Wednesday, June 23, 2010

By Rebecca L. Morrison

“Careful, don’t drop me,”
the shelved girl sang.

Her aria wafted, dulcet –
a web spun sticky with fear.

He handled her heavy,
her ceramic skin the victim
of brambles for fingers.
A clerk had shelved her with

lensless spectacles,
trousers missing their button,
chipped china.

And as she awaited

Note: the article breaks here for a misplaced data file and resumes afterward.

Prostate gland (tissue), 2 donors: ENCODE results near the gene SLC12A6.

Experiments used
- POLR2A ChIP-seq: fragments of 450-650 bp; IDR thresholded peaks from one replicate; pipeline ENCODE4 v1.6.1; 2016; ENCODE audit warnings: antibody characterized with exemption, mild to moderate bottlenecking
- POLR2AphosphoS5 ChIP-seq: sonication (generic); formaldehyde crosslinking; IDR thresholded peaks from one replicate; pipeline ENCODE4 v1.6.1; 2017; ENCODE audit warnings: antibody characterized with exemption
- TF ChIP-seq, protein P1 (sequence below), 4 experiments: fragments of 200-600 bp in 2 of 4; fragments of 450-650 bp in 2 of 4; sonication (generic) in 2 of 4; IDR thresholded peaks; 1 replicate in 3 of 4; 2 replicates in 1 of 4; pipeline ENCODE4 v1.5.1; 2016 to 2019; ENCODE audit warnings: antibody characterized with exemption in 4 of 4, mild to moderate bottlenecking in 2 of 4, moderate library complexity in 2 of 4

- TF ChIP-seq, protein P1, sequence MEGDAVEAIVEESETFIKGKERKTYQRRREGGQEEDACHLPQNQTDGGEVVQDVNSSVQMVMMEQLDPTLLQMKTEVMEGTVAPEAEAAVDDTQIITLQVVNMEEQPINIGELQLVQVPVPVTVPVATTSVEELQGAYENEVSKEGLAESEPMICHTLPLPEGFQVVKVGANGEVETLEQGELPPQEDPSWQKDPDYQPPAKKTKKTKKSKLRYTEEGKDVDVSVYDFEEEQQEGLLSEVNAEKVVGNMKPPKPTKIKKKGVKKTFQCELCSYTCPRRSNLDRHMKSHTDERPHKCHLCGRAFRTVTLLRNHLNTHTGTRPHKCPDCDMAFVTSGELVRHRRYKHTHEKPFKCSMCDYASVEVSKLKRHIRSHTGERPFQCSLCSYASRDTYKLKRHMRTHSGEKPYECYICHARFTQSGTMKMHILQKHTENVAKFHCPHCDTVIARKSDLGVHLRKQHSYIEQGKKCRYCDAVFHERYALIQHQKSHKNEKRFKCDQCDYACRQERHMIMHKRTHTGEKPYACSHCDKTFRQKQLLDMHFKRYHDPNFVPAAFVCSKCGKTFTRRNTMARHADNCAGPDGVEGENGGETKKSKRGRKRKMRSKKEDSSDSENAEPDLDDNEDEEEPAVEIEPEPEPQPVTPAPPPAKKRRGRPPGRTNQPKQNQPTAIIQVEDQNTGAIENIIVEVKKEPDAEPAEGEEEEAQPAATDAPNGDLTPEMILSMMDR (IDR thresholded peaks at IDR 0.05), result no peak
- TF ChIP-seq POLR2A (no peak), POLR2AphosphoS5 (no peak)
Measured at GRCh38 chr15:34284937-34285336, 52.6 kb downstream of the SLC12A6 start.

the elderly antiquer sure to stumble
upon her, declare her a worthwhile
oddity, her Messiah came to her on high! –

dusted her smooth with
soft cloth,
polished her until she

sprang to relevé and
sang to him! – a chorus
triumphant with Alleluias.
He shelved her with

Mexican silver,
white Italian truffles, and
nestled her to sleep in a bed of
Japanese silk, and

weighed her slight frame,
heavy like gold.

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